The Most Famous Motorcycle Racers Of All Time
Ever since the invention of the internal combustion engine, men who have been crazy enough to put a container full of flammable liquid between their thighs have existed. Motorcycling is the provision of the most un-adulterated and sublime combination of risk, thrill and absolute freedom, it’s obvious that this is a religion we dearly subscribe too. But then we truly know them and their cult status as being real men of flesh and blood. These are the men who stand above the many greats of the motorcycling world. These are the men who have left an indelible mark on motorsports. These are the five most famous motorcycle racers of all time.
Born in Northern Ireland on 25 February, 1952 the mighty Joey Dunlop was not just a hugely famous motorcycle racer. For, he is and will forever be a national treasure. During his career he won a staggering 26 Isle of Man TT races, most number of wins till date. Joey Dunlop was awarded the Order of the British Empire (OBE) in 1996. He was also awarded a Member of the Order of the British Empire (MBE) by the Queen in 1986 for his contributions to British motorsports and for his humanitarian achievements. Joey Dunlop also spearheaded in putting Irish road racing scene on the international map. His is a legacy that has been taken forward by his nephews Joey and Michael Dunlop two astonishingly brilliant road racers in their own rights.
Among his staggering collection of race wins and legendary stats, he had won the first Ulster GP in Northern Ireland. After his victory in 1979, he went on to win the race another 23 times over his career. When you think of it, Joey did 110mph average speeds on 1000cc monsters with relic tyres and basic suspension across 7.7 miles, all that thirty-five years ago, you realise just how fast, talented, brave and insane the man was. Joey had won everywhere on the planet, Wining Northwest 200 13 times. He won FIM Formula One TT world championship five years in a row from 1982 to 1986, and many many more. Joey Dunlop kept winning till his last breath. He died in a tragic accident while crashing out of the lead in a 125cc race at the Estonia Pirita-Kose-Kloostrimetsa circuit in 2000. He had already won the 600cc and 750cc events at the circuit before it. Joey Dunlop was a man, legends look up to, and he will forever be among the greatest men who ever raced motorcycles.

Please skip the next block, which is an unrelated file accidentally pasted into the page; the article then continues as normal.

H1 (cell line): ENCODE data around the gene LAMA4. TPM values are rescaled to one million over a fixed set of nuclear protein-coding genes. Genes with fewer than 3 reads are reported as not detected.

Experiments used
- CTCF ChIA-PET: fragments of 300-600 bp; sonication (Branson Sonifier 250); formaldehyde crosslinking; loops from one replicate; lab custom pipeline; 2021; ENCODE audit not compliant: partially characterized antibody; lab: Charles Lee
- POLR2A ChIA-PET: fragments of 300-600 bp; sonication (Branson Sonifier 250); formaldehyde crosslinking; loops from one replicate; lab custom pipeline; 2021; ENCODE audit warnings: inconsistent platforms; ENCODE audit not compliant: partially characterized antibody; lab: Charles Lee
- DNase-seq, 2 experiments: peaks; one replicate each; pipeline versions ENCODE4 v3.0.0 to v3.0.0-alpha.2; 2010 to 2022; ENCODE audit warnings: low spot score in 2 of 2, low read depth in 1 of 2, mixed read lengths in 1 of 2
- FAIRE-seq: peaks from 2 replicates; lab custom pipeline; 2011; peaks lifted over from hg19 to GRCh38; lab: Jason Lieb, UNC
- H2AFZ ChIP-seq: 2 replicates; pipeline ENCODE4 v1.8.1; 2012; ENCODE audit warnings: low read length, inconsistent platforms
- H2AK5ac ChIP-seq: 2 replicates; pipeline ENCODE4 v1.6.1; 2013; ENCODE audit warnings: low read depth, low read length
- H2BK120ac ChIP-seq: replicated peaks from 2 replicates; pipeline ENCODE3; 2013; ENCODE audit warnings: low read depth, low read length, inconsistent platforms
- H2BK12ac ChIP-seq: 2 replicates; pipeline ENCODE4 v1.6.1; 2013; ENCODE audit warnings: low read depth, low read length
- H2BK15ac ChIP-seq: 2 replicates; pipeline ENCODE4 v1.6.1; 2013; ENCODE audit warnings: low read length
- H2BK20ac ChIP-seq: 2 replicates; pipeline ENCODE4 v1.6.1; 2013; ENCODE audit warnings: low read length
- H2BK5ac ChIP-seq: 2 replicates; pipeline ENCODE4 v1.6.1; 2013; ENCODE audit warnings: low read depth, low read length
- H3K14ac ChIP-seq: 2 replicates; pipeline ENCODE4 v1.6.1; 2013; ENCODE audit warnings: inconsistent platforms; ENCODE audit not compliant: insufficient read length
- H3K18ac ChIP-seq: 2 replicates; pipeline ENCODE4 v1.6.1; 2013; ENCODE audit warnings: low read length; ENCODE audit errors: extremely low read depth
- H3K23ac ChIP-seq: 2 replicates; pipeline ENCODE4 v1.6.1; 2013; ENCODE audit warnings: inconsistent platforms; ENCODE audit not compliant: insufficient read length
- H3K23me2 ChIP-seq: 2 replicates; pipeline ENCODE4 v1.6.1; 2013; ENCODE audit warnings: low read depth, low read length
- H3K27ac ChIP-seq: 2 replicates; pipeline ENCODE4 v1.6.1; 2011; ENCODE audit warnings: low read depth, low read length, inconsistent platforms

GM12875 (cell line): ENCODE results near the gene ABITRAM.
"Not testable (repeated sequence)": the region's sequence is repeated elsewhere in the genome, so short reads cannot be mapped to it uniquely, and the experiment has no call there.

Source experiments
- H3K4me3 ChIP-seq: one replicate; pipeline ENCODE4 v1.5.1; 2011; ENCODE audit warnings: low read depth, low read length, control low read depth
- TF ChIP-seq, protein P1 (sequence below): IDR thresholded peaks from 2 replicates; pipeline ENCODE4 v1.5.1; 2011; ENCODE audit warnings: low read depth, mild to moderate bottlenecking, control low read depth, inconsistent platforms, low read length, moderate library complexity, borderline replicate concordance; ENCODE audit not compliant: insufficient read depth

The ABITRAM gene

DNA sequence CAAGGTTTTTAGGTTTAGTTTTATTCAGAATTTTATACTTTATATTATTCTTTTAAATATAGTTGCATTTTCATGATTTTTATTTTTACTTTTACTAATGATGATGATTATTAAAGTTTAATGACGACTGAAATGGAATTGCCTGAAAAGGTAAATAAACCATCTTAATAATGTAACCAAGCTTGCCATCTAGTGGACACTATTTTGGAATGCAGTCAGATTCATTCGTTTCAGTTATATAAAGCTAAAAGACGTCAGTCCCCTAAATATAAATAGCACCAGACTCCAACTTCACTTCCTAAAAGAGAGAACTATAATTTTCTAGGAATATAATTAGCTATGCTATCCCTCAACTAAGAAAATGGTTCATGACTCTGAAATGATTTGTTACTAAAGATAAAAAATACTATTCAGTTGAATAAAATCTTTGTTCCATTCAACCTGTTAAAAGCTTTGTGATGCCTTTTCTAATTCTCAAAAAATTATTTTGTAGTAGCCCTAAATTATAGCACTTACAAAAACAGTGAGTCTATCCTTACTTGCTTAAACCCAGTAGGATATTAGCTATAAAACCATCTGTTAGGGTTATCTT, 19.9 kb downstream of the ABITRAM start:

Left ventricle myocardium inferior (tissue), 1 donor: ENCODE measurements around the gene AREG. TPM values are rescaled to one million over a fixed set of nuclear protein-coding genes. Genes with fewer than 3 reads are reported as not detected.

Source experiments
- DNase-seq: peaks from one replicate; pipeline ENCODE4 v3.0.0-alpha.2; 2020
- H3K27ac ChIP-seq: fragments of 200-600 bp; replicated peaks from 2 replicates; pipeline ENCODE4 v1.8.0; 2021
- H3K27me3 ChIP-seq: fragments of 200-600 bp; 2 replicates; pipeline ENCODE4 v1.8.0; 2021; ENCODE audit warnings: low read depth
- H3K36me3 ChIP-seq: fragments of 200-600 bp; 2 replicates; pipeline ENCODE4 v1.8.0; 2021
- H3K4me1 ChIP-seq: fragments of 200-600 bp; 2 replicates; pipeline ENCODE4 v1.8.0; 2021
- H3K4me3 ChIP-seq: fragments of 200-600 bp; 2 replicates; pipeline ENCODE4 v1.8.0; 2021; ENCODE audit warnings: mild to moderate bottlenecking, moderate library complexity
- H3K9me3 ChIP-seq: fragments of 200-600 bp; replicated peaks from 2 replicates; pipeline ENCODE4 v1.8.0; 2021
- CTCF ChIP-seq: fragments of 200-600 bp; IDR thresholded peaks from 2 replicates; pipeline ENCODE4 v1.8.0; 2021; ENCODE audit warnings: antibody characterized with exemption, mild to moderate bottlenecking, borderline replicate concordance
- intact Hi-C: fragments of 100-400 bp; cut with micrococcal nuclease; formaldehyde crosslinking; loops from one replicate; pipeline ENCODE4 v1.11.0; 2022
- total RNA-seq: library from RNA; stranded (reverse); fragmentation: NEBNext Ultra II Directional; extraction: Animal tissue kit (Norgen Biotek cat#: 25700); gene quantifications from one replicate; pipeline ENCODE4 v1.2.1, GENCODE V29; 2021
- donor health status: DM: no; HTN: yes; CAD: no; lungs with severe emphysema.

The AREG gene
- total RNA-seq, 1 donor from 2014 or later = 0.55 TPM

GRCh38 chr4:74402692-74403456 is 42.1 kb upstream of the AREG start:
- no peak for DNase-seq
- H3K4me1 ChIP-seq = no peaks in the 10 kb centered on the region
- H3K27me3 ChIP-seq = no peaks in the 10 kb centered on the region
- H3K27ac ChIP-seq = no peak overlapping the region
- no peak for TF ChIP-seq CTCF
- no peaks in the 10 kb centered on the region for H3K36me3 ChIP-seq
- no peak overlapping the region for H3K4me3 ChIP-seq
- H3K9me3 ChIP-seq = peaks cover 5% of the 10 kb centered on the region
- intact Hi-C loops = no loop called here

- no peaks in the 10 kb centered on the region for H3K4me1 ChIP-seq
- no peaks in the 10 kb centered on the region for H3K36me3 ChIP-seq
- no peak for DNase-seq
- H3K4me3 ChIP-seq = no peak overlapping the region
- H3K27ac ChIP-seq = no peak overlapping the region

You put him on anything with wheels and an engine in between and he would turn up real fast speeds. That is what the legend of Mike Hailwood is all about. The British racer, ‘Mike The Bike’ as he was lovingly called was a natural with the motorcycles. During the length of his career as one of the famous motorcycle racers, Hailwood also jumped on to the Formula 1 championship for his hunger of speed. Hailwood won the 1961 250cc GP championship along with two 500cc Championships in 1962 and 63 riding MV Agusta’s. Along with his Formula 1 stint (twice) he also took a GT40 to 3rd place at Le Mans in 1969. Mike was not just a brave racer; he was also a brave hero. In 1973, during the South African F1 GP he saved Clay Regazzoni from his burning car after a horrific accident.